Musculoskeletal System Research
Musculoskeletal system research in Dr. Kaufman's Motion Analysis Laboratory has seven focus areas:
Direct anterior approach and miniposterior approach total hip arthroplasty
The Motion Analysis Lab is conducting a randomized clinical trial comparing two different surgical approaches for total hip arthroplasty: the direct anterior approach and the miniposterior approach.
Researchers are measuring activity and subjective survey outcomes before and after surgery to compare the different surgical techniques.
Prospective trial comparing functional outcomes after kinematic alignment and mechanical alignment in total knee arthroplasty
The Motion Analysis Lab research team is comparing function and subjective outcomes of two different total knee arthroplasty alignment methods: kinematic and mechanical.
The lab hypothesizes that performing total knee arthroplasty using kinematic alignment has superior outcomes when compared with the classic mechanical alignment for total knee replacement.
A prospective randomized clinical trial comparing functional and radiographic outcomes of robotically assisted vs. manually executed total knee arthroplasties
In this study, Dr. Kaufman and his research team are exploring whether there are any differences in functional outcomes between two different surgical procedures for total knee replacement: robotically assisted versus manually executed total knee arthroplasty.
The study is designed to address the major short-term clinically important issues between the two types of procedures, with special emphasis on functional outcome. Patients are randomized to receive either a robotically assisted procedure or a manually executed procedure.
Development of a microsensor for intramuscular pressure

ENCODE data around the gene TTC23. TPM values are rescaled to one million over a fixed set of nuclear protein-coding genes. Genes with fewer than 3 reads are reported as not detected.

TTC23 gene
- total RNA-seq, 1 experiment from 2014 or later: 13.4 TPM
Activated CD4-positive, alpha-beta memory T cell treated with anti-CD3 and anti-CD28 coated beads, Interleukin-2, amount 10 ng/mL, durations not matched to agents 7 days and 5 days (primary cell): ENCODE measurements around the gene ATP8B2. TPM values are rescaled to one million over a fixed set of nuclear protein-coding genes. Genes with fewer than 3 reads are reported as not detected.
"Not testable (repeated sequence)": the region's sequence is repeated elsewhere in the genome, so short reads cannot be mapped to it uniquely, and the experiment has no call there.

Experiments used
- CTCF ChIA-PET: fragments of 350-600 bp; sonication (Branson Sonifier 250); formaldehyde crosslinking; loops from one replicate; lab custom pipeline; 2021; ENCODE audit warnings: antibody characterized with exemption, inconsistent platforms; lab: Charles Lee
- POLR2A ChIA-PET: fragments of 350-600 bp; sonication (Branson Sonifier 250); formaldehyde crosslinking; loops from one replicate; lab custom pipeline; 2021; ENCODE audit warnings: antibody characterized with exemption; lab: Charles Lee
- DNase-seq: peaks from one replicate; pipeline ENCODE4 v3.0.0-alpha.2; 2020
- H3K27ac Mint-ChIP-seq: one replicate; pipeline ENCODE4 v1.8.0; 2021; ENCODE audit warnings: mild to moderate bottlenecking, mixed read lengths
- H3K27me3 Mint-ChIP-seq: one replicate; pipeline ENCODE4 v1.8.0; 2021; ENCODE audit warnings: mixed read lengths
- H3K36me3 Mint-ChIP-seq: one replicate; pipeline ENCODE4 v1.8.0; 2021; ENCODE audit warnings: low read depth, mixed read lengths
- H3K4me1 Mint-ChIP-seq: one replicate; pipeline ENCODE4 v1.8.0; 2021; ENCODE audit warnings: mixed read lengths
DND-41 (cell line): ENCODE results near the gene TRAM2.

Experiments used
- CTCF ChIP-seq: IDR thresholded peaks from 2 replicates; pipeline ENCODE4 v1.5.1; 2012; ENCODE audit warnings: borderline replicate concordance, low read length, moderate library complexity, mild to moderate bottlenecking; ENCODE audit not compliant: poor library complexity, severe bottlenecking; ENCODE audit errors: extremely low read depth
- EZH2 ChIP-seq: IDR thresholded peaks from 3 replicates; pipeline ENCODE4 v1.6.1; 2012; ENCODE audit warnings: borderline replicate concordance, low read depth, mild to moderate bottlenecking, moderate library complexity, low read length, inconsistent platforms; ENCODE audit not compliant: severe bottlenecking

The lab's research in this area is aimed at developing a fiber-optic microsensor to measure intramuscular pressure, determining the relationship between intramuscular pressure and muscle tension under dynamic conditions for normal muscle in an animal model, developing a mathematical model of intramuscular pressure, and conducting in vivo human experiments to evaluate the neurophysiology of intramuscular pressure.
In vivo testing of the sensor is being conducted in various participant groups, including young and older healthy adults, and in adults with steroid-induced myopathies.
Effect of treatment on activity and muscle function in pediatric patients with scoliosis
The Motion Analysis Lab's goal in this focus area is to understand the effect of the treatment of scoliosis on patients' lives, beyond radiographic findings.
The lab hypothesizes that after surgical or bracing scoliosis treatment, patients are significantly less active in the free-living environment, are subject to atrophy, and undergo physical changes of their spinal musculature.
Researchers are working to quantify the effect of scoliosis treatment on patients' lives to develop interventions during scoliosis treatment that will optimize functional outcomes for patients.
Cancer-associated muscle atrophy and weakness: An investigation of etiology and an assessment of treatment with activated vitamin D
The Motion Analysis Laboratory is providing strength and activity measurements for a multidisciplinary team investigating muscle wasting in patients with cancer.
The first study examines a cross section of healthy adults and patients with cancer who have had weight loss. The second study is interventional, offering activated vitamin D to patients with cancer. A final study examines the inspiratory muscle strength in patients receiving a combination of activated vitamin D or a placebo and inspiratory resistance training or a sham treatment.
Upper extremity activity in the free-living environment
The aim of this study is to assess upper extremity activity in the free-living environment. Participants are either part of a healthy control group or have been affected by a brachial plexus injury.
Half of the participants affected by a brachial plexus injury will have undergone a successful brachial plexus reconstruction to restore elbow flexion after a brachial plexus injury. The other participants with a brachial plexus injury will not have had any surgical intervention to treat a brachial plexus injury.
Results from this study will help assess outcomes after a brachial plexus reconstruction in patients with brachial plexus injuries.
Dr. Kaufman's lab team hypothesizes that after a brachial plexus reconstruction to treat a brachial plexus injury, participants will exhibit increased activity in the affected upper extremity when compared with the affected upper extremity of participants prior to surgical intervention.